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Apple could begin paying out $400 million worth of cash and ebook credits to consumers by the end of the year, after a federal judge approved an unusual deal related to an Apple-led conspiracy to fix the price of ebooks.
Those numbers are conditional, however, on an appeals court upholding a 2013 verdict in the price-fixing case, in which Apple was found to have colluded with five big publishers to fix the price of ebooks. The appeals court will hear Apple’s challenge on December 15, but few expect that the court will disturb the verdict.
In the event the appeals court does send back the verdict to be reconsidered, Apple will instead pay only $50 million to consumers plus $20 million to the lawyers instead.
The unusual structure of the settlement appears to reflect a desire on the part of everyone involved — Apple, the Department of Justice, state attorneys general and class action lawyers — to expedite a process that has been dragging on for years.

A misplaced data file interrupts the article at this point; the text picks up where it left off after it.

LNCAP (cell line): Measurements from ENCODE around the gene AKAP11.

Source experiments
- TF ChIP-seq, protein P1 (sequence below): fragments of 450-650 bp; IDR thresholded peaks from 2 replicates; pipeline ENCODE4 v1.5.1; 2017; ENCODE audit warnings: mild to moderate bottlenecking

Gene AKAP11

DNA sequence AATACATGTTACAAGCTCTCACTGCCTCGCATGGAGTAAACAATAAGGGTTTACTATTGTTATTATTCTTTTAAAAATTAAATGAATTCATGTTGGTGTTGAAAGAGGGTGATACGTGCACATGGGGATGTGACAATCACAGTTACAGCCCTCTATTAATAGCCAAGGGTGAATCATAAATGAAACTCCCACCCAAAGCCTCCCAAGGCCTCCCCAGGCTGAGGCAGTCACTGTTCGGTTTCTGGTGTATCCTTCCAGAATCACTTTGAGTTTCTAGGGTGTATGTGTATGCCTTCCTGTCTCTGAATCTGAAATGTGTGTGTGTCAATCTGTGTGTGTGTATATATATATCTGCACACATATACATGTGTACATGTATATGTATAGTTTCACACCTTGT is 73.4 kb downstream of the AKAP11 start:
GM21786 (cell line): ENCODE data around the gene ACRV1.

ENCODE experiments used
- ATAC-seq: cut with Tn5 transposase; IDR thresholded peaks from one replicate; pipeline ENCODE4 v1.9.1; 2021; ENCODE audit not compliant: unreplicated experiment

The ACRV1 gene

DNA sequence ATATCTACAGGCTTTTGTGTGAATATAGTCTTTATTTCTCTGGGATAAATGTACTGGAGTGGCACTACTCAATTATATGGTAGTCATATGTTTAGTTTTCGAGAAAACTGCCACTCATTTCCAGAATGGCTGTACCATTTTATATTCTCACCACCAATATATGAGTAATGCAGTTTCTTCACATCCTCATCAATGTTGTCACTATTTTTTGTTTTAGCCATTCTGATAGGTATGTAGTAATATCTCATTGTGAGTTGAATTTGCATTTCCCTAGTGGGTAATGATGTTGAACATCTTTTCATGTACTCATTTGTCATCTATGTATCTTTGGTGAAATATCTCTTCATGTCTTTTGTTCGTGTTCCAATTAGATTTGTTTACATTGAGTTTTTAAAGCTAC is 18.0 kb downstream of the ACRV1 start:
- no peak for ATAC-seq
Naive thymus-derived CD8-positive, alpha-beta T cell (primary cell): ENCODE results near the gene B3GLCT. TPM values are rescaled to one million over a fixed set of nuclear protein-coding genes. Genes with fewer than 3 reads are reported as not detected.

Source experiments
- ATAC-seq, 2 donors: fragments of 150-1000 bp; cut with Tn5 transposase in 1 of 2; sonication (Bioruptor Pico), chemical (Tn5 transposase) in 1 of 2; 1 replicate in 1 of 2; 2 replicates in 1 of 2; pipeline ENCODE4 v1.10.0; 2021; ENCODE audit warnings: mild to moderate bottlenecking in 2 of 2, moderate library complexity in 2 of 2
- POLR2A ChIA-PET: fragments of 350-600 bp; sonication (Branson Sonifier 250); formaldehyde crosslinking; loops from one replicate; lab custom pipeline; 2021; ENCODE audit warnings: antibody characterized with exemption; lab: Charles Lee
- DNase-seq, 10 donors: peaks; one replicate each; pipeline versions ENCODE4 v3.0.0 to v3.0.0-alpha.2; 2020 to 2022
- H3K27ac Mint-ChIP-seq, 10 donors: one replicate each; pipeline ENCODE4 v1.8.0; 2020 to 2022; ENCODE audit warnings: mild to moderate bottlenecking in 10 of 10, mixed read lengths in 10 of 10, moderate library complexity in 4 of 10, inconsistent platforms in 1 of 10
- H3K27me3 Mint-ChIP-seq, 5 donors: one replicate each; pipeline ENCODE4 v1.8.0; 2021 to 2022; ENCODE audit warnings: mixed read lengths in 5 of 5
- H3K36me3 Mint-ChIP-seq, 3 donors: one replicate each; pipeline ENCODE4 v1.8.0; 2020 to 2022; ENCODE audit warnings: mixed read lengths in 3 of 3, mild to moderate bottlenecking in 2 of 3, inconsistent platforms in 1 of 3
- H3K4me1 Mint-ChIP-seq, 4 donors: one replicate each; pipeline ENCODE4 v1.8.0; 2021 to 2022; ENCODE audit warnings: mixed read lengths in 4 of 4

The upshot is that the appeals court will come to a decision on, or shortly after, December 15, and consumers will get an email notice letting them know how much they will receive.
The payout format will resemble what occurred earlier in the case when book publishers likewise agreed to a series of settlements. Those arrangements saw customers receiving around $3 for any New York Times bestseller they bought between April 1, 2010, and May 21, 2012, and less than $1 for other books. Most of the payments came in the form of credits to customers’ iTunes, Kindle or Barnes & Nobel accounts.